One of the topics not discussed in the Draft Policy concerns transparency, particularly as it relates to the management of intellectual property rights and the economic factors that are relevant to the pricing of medicines, vaccines and other medical technologies.   As one country, the RSA has limits on the leverage it can exercise to ensure transparency, but there are measures it can take, and the government can also work with others in fora such as the World Health Organization to promote standards on transparency.

At a national level, the RSA could require the following transparency measures,  all of which are designed to public and to benefit and inform the general public.

  1. An annual reporting of  yearly and cumulative sales earned by every drug or vaccine registered for sale in the RSA market that does not face competition from a generic product.
  2. For each new drug registered in the RSA, the amount of money spent on each clinical trial used to justify the registration of the drug, and all public subsidies including tax credits that were relevant to each trial.
  3. The patent asserted for every drug or vaccine, including an explanation of how each patent is relevant to the drug, making a failure to disclose sanctioned by an elimination of damages or inductions, as in the U.S. Biologics Price Competition and Innovation Act of 2009.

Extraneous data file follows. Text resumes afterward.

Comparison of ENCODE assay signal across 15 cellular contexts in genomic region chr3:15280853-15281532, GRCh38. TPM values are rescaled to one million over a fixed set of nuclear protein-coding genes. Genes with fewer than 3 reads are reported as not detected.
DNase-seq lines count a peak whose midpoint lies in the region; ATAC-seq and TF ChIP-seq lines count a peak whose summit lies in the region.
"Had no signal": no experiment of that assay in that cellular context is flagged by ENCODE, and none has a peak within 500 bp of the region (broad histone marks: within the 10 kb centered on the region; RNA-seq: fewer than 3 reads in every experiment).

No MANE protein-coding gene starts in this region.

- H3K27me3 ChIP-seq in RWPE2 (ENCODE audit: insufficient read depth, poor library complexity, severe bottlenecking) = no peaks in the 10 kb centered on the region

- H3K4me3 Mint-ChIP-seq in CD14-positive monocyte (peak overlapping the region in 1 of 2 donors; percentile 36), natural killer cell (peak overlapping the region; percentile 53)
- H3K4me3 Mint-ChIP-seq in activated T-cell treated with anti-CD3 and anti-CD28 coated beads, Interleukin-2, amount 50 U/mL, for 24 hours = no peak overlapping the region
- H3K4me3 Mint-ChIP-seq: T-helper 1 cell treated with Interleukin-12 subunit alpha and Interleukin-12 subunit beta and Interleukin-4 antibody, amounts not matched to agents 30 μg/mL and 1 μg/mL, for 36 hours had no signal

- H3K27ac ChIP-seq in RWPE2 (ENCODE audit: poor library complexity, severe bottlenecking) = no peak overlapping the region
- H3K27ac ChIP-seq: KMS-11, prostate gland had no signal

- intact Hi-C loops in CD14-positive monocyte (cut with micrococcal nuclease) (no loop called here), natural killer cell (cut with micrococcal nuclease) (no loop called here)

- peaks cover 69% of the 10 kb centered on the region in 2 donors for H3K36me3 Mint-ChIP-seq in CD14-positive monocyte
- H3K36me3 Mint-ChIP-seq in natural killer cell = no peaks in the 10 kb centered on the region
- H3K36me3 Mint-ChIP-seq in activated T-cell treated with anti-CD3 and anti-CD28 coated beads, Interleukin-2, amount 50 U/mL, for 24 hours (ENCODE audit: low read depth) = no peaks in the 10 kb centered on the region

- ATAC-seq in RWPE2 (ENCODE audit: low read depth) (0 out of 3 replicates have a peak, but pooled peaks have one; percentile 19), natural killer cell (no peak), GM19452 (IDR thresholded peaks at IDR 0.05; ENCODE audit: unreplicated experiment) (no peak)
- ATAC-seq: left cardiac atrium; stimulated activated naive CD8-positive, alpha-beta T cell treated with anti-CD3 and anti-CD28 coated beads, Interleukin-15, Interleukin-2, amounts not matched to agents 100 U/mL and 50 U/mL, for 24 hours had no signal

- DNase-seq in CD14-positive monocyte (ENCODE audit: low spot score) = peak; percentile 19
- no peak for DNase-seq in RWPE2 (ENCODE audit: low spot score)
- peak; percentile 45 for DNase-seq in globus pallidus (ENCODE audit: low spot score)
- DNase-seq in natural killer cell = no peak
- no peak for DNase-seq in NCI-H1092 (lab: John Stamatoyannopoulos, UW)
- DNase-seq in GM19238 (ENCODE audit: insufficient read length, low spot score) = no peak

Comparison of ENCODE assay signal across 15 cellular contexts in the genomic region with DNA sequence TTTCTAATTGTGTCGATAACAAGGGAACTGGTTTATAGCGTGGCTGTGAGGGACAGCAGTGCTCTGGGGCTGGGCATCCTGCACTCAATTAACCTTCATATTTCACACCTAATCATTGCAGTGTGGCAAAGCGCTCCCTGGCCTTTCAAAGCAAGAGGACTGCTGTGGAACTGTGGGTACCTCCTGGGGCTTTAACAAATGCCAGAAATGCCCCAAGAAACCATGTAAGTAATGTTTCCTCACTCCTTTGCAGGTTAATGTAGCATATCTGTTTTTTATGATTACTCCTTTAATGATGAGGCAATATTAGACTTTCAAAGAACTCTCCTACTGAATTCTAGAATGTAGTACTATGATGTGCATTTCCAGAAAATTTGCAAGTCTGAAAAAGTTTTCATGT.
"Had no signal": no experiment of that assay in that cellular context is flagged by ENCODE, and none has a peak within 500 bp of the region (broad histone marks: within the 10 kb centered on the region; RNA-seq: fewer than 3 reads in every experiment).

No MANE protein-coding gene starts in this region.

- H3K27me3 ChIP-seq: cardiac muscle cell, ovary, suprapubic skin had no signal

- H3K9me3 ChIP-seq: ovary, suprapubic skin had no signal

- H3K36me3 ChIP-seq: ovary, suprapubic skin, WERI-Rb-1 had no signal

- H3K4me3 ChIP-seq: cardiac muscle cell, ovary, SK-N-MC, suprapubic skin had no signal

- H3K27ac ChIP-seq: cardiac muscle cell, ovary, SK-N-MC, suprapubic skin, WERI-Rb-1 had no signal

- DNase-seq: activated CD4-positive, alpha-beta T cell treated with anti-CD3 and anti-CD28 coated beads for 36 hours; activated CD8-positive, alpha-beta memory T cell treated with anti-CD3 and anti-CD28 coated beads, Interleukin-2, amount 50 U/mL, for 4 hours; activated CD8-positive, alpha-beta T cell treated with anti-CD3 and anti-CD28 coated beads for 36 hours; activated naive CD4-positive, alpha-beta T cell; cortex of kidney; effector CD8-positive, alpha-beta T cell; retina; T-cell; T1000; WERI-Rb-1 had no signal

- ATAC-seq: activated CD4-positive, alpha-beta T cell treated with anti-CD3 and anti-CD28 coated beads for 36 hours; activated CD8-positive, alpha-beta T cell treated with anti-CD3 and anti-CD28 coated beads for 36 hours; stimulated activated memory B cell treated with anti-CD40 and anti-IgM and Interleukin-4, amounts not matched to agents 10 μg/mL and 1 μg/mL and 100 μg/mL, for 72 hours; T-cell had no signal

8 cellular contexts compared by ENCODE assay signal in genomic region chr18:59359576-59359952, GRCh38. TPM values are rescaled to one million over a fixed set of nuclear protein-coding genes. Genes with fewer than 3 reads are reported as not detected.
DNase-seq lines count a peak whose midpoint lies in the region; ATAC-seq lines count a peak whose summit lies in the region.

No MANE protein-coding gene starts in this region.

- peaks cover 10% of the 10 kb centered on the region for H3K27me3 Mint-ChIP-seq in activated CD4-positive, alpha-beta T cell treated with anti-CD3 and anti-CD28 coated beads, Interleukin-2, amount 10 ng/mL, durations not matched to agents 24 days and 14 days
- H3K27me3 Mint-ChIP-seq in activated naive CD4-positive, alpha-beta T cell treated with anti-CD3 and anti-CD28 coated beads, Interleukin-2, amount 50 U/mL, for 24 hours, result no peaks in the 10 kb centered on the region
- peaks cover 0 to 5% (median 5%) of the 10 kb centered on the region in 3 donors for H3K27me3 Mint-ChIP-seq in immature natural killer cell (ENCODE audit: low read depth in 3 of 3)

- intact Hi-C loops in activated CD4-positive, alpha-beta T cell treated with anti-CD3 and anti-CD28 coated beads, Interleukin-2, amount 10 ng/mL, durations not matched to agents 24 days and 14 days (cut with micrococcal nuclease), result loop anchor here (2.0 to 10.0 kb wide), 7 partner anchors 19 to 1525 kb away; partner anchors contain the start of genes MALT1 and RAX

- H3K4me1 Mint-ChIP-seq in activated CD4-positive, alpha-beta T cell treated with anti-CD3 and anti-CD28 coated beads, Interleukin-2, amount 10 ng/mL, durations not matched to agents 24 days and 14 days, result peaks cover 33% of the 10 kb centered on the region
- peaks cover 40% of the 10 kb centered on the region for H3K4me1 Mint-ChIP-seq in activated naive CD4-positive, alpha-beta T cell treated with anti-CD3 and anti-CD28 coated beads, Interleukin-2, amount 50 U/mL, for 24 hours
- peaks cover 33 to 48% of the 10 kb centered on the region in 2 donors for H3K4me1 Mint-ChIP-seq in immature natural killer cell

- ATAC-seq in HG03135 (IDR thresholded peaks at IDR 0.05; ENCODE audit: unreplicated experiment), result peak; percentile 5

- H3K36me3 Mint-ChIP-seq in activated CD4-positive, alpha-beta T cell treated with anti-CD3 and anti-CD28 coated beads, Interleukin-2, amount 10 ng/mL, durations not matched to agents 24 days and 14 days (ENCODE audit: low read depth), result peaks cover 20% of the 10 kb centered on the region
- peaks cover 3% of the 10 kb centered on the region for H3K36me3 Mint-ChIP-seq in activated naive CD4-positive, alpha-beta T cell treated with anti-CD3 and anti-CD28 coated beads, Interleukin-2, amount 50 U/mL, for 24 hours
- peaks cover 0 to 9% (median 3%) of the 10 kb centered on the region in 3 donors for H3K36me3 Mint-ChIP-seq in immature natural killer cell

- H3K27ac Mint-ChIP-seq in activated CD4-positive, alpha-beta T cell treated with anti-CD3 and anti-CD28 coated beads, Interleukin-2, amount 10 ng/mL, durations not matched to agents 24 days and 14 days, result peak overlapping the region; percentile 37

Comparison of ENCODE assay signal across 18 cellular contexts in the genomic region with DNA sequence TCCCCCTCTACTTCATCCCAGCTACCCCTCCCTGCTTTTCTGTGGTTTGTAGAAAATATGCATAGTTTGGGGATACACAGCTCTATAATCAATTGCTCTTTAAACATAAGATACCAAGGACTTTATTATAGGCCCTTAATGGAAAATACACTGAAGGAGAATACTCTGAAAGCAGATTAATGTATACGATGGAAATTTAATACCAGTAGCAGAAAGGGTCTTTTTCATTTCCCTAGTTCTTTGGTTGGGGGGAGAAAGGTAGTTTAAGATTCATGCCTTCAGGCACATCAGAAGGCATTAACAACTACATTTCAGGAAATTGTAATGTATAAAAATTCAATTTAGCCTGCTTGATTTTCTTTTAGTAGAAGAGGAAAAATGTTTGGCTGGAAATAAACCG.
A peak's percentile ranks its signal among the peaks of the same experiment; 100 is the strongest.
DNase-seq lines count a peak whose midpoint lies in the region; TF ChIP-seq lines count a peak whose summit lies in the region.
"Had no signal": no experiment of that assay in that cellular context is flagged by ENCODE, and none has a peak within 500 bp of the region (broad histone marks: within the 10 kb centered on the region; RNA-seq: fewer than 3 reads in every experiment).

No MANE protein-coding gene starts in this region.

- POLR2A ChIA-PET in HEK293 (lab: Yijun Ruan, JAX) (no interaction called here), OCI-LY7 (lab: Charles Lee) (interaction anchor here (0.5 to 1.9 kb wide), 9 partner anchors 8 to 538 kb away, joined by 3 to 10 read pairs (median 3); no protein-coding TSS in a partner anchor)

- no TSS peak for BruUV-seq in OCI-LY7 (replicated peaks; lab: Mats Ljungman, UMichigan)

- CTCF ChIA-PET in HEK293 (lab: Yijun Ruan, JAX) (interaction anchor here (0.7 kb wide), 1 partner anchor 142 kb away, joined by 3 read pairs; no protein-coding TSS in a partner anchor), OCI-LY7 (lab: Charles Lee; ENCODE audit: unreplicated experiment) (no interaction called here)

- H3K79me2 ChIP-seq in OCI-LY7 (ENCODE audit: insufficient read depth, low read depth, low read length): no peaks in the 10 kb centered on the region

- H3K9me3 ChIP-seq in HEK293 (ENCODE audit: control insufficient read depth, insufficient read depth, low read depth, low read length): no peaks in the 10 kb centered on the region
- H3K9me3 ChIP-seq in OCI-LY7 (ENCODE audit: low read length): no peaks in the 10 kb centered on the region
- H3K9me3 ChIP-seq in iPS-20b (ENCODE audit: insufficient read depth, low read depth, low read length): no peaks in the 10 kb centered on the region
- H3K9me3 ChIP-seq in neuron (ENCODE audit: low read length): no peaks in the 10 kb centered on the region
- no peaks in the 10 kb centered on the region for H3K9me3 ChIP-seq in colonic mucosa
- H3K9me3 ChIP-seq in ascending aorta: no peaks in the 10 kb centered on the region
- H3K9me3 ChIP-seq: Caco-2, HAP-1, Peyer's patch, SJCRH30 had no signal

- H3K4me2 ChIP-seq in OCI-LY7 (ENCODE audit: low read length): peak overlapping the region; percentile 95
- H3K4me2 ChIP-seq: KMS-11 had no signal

4. Require transparency of all royalty patents on patents granted in RSA to patent holders.
  5. Require all patient assistance programs in South Africa to provide information on the criteria for assistance, the number of requests and the number persons receiving the assistance.
  6. For drugs or vaccines where there is a public interest in ensuring adequate access, the Ministry of Health should be allowed to require the manufacturer to disclose the units sold in the RSA.

On the topic of delinkage, South Africa should consider working with key partners to encourage the World Health Organization, UNITAID or another body to undertake a study of the feasibility of delinking prices for cancer from R&D costs, and proposal that was debated during the 2017 World Health Assembly in the resolution on cancer.

We welcome the opportunity to engage in further dialogue with your government as you continue to work on these issues.

Sincerely and Respectfully submitted,

Manon Anne Ress, PhD, Acting Director and co-founder, UACT